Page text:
Lake Mills FFA students realize dream, travel to Australia, New Zealand

LAKE MILLS, Iowa -Eight Lake Mills FFAers, eight parents and agriculture instructor and advisor Darcie Gayken flew out of Minneapolis bound for New Zealand and Australia last week. It's a journey that started as a dream four years ago.

LAKE MILLS, Iowa -Eight Lake Mills FFAers, eight parents and agriculture instructor and advisor Darcie Gayken flew out of Minneapolis bound for New Zealand and Australia last week. It's a journey that started as a dream four years ago.

"My freshmen at the time, who are now seniors, said they wanted to go on a big trip," Gayken said. "Two years ago, I told them that they'd be graduating in two years, and if they wanted to do a big trip and were willing to put in the time and work to raise the money, we could do it. I don't think that they believed me until I showed them the information from Education First Educational Tours and told them to pick a trip."

The traveling students are in 8th to 12th grade, and each had to raise $4,500 for the 13-day trip. Parents are paying their own costs.

Students organized corn drives and built "the Walkabout Grill," which they took to community events where they grilled beef and pork shish-kabobs and hot dogs and sold soft drinks.

Members grilled at Borderfest in Emmons, Minn., the Winnebago County Fair in Thompson and July Jubilee and National Night Out in Lake Mills. The trailer grill also is available for FFA members to use. One senior used it for his graduation open house with FFA members helping.


They also had two extra fruit sales, a silent auction and a car wash. Jake's Sweet Corn in Thompson donated 38 dozen ears of sweet corn, which they grilled.

The students raised $28,000.

"The last two years have been a journey," Gayken said.

Students got passports and visas, and Gayken had them telephone the embassy to make sure that their visas were in order.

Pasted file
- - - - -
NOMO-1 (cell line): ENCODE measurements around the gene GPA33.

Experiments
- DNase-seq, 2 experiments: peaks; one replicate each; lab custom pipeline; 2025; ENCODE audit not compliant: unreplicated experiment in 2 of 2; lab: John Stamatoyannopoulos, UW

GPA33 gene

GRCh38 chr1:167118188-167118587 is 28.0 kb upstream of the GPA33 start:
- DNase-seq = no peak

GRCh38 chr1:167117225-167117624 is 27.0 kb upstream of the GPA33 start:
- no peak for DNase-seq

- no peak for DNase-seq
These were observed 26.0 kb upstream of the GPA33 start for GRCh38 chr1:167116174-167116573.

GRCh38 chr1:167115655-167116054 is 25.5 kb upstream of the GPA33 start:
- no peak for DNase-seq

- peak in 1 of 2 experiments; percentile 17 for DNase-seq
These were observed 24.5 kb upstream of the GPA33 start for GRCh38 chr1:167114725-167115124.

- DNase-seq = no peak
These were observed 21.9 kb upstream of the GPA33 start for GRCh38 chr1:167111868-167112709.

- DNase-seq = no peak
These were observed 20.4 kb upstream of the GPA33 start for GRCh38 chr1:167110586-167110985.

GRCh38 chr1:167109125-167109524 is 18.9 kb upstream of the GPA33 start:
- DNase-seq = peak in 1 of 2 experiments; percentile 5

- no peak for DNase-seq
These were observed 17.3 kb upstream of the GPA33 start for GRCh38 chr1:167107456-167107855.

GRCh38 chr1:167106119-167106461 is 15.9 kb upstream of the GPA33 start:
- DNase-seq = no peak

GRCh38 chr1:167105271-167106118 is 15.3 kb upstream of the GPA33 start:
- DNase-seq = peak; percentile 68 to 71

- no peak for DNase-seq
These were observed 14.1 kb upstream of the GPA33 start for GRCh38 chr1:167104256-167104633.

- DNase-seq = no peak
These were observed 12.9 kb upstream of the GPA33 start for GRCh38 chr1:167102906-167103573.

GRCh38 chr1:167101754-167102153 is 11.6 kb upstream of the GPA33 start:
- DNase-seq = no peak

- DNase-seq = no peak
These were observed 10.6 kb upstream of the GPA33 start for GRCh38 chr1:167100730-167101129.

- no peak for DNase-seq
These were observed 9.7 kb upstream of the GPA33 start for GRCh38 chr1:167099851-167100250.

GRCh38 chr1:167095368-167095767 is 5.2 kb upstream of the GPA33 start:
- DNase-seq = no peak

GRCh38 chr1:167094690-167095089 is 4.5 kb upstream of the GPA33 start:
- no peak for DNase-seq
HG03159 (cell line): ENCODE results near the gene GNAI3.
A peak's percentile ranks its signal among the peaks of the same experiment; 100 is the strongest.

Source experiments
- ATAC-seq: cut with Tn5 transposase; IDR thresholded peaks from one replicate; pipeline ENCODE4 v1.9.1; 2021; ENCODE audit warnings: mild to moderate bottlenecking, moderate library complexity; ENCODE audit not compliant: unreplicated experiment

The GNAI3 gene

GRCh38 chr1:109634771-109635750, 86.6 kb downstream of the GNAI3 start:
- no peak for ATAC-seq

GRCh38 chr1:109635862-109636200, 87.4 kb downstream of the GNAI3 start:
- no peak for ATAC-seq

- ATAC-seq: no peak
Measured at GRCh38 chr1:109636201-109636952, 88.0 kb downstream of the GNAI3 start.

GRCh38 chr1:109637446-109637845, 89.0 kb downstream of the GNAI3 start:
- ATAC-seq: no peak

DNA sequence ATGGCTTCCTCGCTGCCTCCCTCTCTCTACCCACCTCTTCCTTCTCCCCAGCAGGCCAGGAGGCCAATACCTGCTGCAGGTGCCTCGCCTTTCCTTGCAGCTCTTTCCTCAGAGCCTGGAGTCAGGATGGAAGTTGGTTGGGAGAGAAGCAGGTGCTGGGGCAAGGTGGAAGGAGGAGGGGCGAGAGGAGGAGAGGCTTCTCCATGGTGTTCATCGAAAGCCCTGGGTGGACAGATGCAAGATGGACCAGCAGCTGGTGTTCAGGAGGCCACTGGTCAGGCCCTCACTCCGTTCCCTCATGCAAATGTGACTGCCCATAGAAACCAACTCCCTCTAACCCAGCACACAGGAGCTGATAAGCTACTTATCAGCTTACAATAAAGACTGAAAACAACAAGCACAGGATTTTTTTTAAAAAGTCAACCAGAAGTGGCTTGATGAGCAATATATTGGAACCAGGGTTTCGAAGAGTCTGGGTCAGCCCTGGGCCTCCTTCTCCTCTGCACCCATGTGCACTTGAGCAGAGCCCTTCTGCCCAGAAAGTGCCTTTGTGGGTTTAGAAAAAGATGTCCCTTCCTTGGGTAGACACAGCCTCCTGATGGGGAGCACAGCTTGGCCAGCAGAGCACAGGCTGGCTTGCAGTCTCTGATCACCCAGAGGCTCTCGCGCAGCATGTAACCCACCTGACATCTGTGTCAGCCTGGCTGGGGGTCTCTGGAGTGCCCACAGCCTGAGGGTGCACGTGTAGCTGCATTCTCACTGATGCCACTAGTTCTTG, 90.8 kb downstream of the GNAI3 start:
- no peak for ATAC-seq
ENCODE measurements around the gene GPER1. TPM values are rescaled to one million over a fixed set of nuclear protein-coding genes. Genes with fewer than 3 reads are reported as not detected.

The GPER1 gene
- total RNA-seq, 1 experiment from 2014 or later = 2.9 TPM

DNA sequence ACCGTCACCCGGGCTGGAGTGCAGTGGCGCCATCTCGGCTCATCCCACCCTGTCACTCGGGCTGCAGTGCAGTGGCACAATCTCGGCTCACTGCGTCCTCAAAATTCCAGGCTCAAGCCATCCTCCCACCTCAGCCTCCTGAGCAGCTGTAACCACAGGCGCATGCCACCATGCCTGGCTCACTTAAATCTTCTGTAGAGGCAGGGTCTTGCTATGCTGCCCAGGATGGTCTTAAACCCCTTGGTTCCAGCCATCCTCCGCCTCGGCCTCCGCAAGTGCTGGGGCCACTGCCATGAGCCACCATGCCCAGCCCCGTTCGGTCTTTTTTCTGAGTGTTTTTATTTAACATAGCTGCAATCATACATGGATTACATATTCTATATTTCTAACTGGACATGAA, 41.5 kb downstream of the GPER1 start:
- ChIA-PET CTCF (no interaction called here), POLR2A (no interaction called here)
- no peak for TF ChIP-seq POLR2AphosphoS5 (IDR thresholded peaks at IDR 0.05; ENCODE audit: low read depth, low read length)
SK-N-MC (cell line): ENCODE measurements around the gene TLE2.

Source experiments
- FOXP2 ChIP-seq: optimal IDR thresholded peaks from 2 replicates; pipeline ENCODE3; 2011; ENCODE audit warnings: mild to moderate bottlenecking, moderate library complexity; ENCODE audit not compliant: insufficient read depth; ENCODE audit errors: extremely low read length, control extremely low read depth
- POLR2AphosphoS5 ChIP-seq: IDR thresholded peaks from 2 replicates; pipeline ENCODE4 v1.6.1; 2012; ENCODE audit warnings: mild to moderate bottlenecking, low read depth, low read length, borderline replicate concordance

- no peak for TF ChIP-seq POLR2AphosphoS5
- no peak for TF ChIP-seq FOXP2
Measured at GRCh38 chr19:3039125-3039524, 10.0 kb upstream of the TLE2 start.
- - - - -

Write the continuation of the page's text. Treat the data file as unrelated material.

"There were a lot of skills gained through the process," Gayken said. "They learned a lot about budgeting."

Originally 19 to 20 students said they wanted to make the trip, but the group got smaller over time.

"That's to be expected," Gayken said. "They had to figure out what their priorities were."

Gayken and her FFA chapter organize a camping trip each year. They've gone to northern Minnesota, Wyoming and to sites along the Mississippi River.


One reason Gayken's students may have chosen to visit Australia and New Zealand is because she often talked about her time spent in the Australian Outback. She spent seven months working on a 500-sow farrow to finish farm through the International Agriculture Exchange. She also participated in a three-week volunteer project in Uzbekistan through the U.S. Agency for International Development when she was a student at the University of Wisconsin-River Falls.

Gayken's hope is that her students come back with a better appreciation for the world around them.

"Too often we don't think beyond our hometown and state," Gayken said. "I hope that they become more aware that there are so many more people who are different and to be able to embrace those differences. They may not like their viewpoints but they need to respect them."

She tells her students it's okay to dream big.

"Who says you can't do it," she said. "It may take you longer to save the money, but that doesn't mean you can't do it. My mom always says, 'If there's a will, there's a way.'"

Katie Fell, who will be a junior, said it will be her first time on an airplane. Her parents Mike and Nancy also are going. She's looking forward to seeing kangaroos, koala bears and visiting the Great Barrier Reef and a crocodile farm.

"The last four days we'll stay in Cairns (Australia), which is right by the ocean," Fell said.

Alec Anderson, who will be a sophomore, said he could hardly believe that they were going.


"I was shocked when Miss Gayken told us we'd met our fundraising goal," Anderson said. "We sold a lot of shish-kabobs. We'd ask people if they wanted pork or beef, and then we'd oink and moo. It made it fun."

His mother, Denise, is going on the trip.

Gayken, who has taught at Lake Mills for six years, will not be returning in the fall. She'll start classes later in June at Minnesota State University in Mankato, Minn., where she plans to earn an mechanical engineering degree.

Both Fell and Anderson are sorry that Gayken is leaving Lake Mills.

"She is awesome," Fell said.

"She is a lot of fun," Anderson said. "We're hoping this big trip she started becomes something we do every four years."

Lake Mills students will post updates on Facebook and are planning a community meeting when they return to talk about their trip.

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